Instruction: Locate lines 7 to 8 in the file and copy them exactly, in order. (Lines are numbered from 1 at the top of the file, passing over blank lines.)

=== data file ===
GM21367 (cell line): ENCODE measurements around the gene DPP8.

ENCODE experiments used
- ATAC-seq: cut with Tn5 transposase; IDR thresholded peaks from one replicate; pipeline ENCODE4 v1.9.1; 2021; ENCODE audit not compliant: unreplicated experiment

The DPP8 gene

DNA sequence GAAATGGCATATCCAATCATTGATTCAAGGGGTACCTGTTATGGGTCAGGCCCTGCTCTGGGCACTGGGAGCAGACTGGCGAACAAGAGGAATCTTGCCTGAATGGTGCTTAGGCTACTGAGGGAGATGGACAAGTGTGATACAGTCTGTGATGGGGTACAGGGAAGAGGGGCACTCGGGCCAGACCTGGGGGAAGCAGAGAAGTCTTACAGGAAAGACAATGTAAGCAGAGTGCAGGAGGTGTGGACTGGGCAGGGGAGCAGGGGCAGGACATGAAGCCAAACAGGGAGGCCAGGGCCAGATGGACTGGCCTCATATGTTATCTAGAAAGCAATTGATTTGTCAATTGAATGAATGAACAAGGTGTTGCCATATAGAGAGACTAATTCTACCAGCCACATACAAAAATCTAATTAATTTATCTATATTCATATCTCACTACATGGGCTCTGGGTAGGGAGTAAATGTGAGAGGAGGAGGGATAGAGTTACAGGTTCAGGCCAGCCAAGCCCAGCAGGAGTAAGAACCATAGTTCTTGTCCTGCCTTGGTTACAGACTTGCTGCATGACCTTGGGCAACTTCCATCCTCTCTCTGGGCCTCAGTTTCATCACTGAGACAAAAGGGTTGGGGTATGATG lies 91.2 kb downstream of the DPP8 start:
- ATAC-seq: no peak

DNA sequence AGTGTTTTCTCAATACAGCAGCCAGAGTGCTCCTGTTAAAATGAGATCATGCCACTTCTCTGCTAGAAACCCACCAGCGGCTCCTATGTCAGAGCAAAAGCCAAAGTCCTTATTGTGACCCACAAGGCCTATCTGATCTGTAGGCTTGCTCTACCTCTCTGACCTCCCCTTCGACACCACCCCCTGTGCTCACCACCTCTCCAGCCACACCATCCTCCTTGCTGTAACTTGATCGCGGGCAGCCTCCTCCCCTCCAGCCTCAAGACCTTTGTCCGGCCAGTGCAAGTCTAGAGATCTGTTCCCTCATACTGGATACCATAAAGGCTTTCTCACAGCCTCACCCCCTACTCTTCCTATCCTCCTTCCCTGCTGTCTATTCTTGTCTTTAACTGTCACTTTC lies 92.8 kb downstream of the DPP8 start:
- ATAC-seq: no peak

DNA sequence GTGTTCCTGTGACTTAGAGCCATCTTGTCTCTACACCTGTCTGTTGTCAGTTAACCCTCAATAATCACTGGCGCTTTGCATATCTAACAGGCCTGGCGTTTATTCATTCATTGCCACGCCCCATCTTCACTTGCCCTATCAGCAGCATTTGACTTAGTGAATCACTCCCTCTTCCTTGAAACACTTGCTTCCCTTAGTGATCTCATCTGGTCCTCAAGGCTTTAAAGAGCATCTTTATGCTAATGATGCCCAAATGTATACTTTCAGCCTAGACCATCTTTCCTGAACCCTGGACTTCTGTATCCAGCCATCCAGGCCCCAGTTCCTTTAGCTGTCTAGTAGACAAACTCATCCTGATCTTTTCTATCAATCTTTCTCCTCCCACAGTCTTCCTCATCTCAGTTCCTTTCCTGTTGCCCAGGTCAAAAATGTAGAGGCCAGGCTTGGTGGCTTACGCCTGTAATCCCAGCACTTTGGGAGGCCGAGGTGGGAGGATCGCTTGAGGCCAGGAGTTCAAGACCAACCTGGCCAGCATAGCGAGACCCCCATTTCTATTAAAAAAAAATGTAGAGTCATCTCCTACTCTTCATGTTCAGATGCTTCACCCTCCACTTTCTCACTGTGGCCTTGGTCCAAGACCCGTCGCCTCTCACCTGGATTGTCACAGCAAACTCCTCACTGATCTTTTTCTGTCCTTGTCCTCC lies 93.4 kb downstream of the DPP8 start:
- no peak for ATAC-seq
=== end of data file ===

DNA sequence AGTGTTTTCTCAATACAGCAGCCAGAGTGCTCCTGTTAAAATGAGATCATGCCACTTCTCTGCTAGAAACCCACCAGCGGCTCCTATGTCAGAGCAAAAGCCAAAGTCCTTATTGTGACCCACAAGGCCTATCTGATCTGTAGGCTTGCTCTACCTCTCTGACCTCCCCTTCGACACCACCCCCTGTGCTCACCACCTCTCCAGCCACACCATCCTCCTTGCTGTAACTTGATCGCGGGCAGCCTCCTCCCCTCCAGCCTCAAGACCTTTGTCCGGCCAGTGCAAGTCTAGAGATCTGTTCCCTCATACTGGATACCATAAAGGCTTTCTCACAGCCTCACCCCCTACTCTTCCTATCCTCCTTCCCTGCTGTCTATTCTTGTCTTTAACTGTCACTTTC lies 92.8 kb downstream of the DPP8 start:
- ATAC-seq: no peak